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Kosovans displaced by Milosevic's serb-chauvinist regime.
By Chris Slee
March 27, 2015 -- Links International Journal of Socialist Renewal -- In his article, "New threats of war and fascism",, John Pilger rightly denounces the history of US military intervention around the world. But he gives a distorted account of the events leading up to NATO's war against Serbia in 1999. He fails to recognise that the previous actions of the Serbian government created the conditions which made NATO's attack on Serbia possible.
The Serbian-chauvinist regime of Slobodan Milosevic had provoked a rebellion by the Albanian population of Kosova [also referred to as Kosovo]. It had also alienated most of the other nationalities of the former Yugoslavia. This left Serbia isolated when NATO attacked.
Pilger condemns the "criminal record" of the Kosova Liberation Army (KLA), but seems to absolve the Serbian government of any wrongdoing.
Michael A. Lebowitz interviewed by Darko Vesić and Aleksandar Stojanović
Darko Vesić and Aleksandar Stojanović: Capitalism has been in crisis for several years now and in response to this crisis the capitalist states practice so-called austerity measures. If we look at the historical dynamics of capitalism in the last half century, we see that they responded to the crisis of the 1970s with what is now called “neoliberalism”. If the restoration of growth is what must be carried out as a response to the crisis, we can say that neoliberalism of the 1970s was successful. Yet, can we say same of present-day “austerity measures”?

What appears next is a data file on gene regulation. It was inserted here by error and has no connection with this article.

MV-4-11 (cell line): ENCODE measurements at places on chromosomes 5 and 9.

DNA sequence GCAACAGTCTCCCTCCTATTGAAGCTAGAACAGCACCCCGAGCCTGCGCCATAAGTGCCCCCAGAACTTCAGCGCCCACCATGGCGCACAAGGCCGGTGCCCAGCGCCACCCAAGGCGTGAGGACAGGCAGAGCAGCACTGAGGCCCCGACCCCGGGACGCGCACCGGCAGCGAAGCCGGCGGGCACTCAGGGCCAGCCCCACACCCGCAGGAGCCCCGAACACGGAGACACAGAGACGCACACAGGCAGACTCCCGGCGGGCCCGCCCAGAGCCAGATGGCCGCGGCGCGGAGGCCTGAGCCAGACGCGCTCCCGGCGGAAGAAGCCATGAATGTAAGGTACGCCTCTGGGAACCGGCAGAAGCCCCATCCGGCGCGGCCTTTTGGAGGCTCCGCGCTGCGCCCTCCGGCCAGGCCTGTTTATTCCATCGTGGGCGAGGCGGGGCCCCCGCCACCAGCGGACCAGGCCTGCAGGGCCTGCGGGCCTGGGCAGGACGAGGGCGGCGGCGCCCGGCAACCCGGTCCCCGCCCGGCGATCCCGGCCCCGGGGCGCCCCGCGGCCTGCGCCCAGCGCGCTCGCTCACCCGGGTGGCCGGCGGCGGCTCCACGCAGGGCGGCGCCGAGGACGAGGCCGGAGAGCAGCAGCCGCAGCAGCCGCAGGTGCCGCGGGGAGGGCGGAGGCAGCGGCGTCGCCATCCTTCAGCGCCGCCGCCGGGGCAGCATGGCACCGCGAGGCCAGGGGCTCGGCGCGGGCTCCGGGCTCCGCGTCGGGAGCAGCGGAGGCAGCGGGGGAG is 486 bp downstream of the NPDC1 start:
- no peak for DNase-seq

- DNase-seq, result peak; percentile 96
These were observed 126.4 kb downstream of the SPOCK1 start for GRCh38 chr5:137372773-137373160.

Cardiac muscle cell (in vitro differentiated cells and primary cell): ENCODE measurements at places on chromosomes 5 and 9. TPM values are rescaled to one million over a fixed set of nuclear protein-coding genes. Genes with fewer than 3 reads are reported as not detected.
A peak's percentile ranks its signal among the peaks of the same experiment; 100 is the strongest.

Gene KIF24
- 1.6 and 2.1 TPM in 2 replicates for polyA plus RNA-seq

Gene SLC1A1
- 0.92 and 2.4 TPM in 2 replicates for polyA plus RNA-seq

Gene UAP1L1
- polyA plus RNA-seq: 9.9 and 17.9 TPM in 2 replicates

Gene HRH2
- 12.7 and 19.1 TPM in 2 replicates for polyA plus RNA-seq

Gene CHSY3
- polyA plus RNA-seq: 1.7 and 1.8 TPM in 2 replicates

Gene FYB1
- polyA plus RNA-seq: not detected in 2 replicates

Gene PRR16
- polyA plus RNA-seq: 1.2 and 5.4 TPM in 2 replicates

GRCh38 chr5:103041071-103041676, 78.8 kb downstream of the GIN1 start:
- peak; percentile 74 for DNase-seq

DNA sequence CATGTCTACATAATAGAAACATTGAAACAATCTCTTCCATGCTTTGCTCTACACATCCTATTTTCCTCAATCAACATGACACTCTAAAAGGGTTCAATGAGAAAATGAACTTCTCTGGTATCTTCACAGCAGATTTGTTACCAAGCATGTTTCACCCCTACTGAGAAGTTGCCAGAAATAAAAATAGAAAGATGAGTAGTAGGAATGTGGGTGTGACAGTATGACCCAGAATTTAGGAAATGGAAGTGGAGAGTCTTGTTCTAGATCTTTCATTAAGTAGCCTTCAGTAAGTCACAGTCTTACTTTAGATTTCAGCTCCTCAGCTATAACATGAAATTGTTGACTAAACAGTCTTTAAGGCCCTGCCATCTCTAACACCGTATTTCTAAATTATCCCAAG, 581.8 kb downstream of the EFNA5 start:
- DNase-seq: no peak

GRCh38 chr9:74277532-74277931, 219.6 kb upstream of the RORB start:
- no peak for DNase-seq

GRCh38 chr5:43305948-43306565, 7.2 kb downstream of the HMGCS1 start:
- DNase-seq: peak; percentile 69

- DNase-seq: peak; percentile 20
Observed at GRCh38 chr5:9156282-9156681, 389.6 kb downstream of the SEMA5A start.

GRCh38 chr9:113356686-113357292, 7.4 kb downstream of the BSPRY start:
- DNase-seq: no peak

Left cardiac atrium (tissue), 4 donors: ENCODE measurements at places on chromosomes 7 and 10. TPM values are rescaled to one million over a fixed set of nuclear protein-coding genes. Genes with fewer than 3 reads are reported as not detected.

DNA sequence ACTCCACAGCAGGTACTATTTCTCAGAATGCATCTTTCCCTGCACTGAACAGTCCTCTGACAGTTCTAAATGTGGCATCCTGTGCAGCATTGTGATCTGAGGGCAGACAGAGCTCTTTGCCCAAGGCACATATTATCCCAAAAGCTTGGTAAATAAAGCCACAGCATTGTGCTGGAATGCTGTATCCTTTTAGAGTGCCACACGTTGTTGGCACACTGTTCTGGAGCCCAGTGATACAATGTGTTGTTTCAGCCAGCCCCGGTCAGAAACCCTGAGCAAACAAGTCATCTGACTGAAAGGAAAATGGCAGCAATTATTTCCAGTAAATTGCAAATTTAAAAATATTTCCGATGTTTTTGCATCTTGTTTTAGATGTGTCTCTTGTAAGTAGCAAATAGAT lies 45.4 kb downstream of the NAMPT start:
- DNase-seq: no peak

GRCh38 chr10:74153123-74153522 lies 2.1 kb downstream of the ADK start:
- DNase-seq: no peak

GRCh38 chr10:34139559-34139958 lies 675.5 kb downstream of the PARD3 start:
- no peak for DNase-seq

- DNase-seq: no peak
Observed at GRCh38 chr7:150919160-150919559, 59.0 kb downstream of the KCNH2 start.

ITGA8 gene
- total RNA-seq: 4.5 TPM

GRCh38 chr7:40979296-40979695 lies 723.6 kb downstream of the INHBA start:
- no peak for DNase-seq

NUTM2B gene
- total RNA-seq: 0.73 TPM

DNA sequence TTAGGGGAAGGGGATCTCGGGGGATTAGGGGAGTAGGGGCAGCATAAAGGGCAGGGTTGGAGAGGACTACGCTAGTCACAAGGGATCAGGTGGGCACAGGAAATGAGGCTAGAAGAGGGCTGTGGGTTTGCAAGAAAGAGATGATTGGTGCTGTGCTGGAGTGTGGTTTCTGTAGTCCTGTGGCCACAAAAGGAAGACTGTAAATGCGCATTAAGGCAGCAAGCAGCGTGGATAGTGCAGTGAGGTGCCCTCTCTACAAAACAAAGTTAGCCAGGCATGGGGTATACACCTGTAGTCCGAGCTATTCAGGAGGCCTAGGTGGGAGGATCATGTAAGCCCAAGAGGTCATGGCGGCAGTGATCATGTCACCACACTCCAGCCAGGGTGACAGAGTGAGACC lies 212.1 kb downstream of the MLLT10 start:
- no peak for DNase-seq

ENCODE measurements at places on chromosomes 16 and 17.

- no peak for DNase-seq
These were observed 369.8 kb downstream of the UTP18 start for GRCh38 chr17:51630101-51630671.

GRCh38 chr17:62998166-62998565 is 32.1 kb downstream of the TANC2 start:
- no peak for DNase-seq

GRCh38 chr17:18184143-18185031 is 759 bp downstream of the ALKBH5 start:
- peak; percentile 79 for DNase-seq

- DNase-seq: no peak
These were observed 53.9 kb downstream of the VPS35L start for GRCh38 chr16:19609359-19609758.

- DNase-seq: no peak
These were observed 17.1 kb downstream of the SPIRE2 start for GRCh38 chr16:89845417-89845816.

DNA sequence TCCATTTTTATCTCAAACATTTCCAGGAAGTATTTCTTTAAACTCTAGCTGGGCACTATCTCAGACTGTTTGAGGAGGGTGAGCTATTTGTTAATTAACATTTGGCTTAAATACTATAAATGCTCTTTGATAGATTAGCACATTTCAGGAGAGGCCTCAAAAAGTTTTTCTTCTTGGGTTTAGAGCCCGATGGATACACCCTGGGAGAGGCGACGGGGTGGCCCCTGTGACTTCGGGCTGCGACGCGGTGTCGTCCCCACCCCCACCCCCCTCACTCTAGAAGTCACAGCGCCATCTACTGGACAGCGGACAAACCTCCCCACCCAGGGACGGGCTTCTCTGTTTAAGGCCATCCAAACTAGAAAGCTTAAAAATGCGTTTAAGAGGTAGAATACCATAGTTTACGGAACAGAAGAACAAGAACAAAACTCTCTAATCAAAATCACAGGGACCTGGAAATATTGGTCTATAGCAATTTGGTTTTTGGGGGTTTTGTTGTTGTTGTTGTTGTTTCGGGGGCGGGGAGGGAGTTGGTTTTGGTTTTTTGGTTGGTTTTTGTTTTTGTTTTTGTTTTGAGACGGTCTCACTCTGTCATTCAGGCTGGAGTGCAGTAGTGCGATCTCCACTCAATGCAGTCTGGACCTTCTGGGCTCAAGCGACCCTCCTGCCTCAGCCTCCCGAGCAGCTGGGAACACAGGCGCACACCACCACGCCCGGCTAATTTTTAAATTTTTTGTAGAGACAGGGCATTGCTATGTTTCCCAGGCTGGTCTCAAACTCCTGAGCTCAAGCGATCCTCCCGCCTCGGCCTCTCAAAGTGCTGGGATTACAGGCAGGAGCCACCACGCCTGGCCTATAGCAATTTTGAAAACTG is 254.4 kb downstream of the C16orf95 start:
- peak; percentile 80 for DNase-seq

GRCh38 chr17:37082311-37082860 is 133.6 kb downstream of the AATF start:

By Doug Lorimer
[The general line of this report was adopted by the 18th DSP Congress, January 5-10, 1999. This text is taken from The Activist, volume 9, number 1, 1999.]
The purpose of this report is to motivate the adoption by the party of the "Theses on the Class Nature of the People's Republic of China" approved by the National Committee at its October plenum last year.
Since 1993 our party has held the position that the ruling Chinese bureaucracy has been presiding over the restoration of capitalism in China. However, our policy toward China has been ambigious: while taking an oppositional stance in our public press toward the ruling bureaucracy's restorationist course, we have left it unclear as to whether we continued to believe that China is still a bureaucratically ruled socialist state.